1. Use the hotel’s toiletries. There’s no need to pack even tiny bottles of shampoo; the hotel you’re staying at will almost always have what you need to wash and moisturize yourself from head to toe. Remember that hotels also have hair dryers.
By Shannon from zchamu (and other places)
A hotel room. An entire room. All to yourself. Where you can hog the bed and the remote control, and if you get hungry? You can pick up the phone and demand someone bring you food. What is this? Am I suddenly 26 and single again? Ahh. A business trip. It sounds heavenly, doesn’t it?
Then why does the thought of going away for a few nights fill us with such anxiety and dread? It’s because often, we’re the ones who keep the well-oiled machine that is Our Family functioning, and going out of town means there’s a high likelihood the entire thing is going to fall apart, leaving us trying to pick up the pieces from half a country away. Head off the insanity: Here’s a few tips to help keep everything running smoothly while you’re out of town.
By Hillary from two L’s please
I’ve always had some difficulty dressing my body type. I’m tall but all of my height is in my torso. Since becoming pregnant, my struggle to dress my (ever growing!) body has reached desperate levels.
Fortunately, I’ve found a strategy that has greatly reduced the amount of time I spend fretting about how to dress my definitely-pregnant-but-not-yet-huge body.
1. Don’t be afraid to spend money on staples.
For me, this meant buying two identical pairs of dark wash maternity jeans. You may not be able to get away with wearing denim in a professional office but I’ve found that people are generally a little more lenient when dealing with a (crazy! hormonal! unpredictable!) pregnant lady. I wear my dark jeans to work every day, rotating out a pair when it needs to hit the laundry. Did it feel good to spend $100 on two pairs of jeans that I will (likely) never wear again? No. It it worth it to not have to worry about what I’m going to wear on my bottom half every day for the next four months? Yes. Emphatically, yes.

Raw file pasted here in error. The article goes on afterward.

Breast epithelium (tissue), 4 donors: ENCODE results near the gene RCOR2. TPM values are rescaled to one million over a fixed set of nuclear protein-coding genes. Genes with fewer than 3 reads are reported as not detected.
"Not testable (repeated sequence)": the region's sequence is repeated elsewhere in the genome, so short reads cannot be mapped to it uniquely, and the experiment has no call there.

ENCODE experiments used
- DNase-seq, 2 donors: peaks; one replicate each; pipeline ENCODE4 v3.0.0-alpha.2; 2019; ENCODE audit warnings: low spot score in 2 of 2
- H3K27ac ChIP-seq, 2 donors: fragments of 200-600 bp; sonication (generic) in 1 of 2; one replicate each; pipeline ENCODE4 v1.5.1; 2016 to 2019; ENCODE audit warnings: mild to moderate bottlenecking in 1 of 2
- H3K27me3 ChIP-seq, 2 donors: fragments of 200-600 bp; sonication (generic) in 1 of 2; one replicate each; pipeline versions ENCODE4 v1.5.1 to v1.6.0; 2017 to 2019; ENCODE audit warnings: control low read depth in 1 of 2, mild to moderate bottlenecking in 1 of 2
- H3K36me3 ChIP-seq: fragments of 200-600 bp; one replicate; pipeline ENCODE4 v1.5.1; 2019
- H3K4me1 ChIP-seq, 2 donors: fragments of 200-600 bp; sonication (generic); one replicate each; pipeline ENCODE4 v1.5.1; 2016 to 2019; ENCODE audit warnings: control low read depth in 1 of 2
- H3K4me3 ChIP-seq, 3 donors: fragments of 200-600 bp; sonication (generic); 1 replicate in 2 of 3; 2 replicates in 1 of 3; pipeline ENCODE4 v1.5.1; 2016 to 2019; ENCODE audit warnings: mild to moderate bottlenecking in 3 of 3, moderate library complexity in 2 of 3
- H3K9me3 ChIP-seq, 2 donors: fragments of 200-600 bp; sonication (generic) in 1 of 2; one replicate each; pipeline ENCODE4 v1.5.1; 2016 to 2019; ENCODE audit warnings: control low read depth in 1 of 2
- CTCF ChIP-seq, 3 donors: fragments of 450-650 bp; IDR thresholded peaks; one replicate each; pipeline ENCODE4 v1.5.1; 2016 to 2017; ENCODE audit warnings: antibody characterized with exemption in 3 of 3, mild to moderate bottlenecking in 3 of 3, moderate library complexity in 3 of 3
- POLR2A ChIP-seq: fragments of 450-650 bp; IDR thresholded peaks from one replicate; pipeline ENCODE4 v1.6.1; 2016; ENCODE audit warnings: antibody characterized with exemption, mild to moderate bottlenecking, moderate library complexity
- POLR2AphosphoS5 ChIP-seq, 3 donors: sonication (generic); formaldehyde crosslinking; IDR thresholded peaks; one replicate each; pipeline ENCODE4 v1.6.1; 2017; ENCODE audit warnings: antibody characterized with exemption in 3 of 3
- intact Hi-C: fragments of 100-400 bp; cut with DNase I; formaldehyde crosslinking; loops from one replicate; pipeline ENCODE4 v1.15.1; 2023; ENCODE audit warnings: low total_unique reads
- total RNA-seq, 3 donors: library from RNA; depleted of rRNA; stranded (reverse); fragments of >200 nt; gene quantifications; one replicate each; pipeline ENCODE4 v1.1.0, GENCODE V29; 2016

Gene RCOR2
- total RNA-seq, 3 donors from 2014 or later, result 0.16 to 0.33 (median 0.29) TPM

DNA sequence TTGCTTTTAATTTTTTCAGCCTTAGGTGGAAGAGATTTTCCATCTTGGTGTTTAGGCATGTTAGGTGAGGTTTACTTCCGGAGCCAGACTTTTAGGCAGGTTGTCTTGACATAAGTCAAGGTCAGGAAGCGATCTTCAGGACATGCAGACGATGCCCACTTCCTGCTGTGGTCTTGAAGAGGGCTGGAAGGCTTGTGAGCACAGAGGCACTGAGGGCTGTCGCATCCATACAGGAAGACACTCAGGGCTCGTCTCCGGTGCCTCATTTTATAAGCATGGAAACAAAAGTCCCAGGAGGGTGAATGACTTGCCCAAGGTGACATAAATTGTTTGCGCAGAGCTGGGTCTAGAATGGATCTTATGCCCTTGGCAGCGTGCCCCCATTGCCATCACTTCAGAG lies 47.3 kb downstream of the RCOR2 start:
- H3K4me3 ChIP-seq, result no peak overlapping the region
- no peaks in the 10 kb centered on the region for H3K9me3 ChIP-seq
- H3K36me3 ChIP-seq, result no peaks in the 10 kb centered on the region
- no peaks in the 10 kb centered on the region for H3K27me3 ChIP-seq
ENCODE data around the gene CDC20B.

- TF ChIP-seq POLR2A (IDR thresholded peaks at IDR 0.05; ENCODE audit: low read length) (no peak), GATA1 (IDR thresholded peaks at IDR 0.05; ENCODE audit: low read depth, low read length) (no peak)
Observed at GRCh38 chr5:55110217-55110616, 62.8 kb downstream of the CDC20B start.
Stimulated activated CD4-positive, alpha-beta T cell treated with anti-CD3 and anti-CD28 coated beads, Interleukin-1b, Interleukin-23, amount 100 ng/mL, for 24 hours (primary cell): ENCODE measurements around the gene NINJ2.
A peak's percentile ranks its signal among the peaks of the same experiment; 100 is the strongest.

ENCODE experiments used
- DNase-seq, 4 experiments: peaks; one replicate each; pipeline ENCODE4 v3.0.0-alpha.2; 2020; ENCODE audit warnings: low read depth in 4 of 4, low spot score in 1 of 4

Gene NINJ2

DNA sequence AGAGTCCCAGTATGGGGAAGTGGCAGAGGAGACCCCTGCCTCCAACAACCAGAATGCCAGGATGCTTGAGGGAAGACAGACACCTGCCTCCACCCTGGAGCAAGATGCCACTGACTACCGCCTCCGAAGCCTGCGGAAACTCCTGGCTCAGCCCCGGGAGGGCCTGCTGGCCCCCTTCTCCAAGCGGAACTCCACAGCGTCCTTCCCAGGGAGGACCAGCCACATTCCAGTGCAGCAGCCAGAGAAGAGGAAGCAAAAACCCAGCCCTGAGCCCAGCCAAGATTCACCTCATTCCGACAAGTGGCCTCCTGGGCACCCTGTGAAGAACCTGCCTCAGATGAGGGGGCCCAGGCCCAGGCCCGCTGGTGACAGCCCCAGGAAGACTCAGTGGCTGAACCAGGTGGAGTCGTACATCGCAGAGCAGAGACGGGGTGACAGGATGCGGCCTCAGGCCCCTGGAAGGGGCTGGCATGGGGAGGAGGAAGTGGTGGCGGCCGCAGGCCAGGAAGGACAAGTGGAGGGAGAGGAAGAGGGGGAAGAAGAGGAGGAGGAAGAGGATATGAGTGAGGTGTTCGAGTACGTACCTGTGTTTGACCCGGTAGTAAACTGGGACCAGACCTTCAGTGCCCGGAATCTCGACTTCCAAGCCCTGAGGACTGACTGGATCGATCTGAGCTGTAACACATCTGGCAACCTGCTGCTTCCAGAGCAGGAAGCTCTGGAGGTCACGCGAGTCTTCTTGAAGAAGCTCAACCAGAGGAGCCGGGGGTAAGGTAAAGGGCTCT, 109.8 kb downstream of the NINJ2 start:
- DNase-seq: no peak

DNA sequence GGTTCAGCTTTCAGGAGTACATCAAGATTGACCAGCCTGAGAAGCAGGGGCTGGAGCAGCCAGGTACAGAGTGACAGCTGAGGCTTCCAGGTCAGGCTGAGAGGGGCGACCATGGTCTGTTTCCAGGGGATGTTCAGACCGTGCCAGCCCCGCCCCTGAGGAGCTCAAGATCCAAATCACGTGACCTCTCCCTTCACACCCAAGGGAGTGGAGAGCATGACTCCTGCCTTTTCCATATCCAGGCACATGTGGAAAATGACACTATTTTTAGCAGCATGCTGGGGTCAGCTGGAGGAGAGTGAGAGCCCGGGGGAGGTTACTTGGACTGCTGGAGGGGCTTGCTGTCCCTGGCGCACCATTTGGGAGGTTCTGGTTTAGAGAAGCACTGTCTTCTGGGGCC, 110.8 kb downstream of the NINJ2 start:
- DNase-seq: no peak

By Jenny Grace from Miss Grace’s Disgrace
Between working full time and parenting full time, food can really fall by the wayside, especially when it comes to feeding myself. I’m generally pretty good about feeding my son meals that more or less end up balanced, but when it comes to me? During the work day? You have got to be kidding.
Over the years I’ve gotten better about (a) remembering to eat at all and (b) having something on hand so it’s not just straight from the vending machine into my belly.
I rely heavily on the following strategies:
By Samantha Campen of Back To Me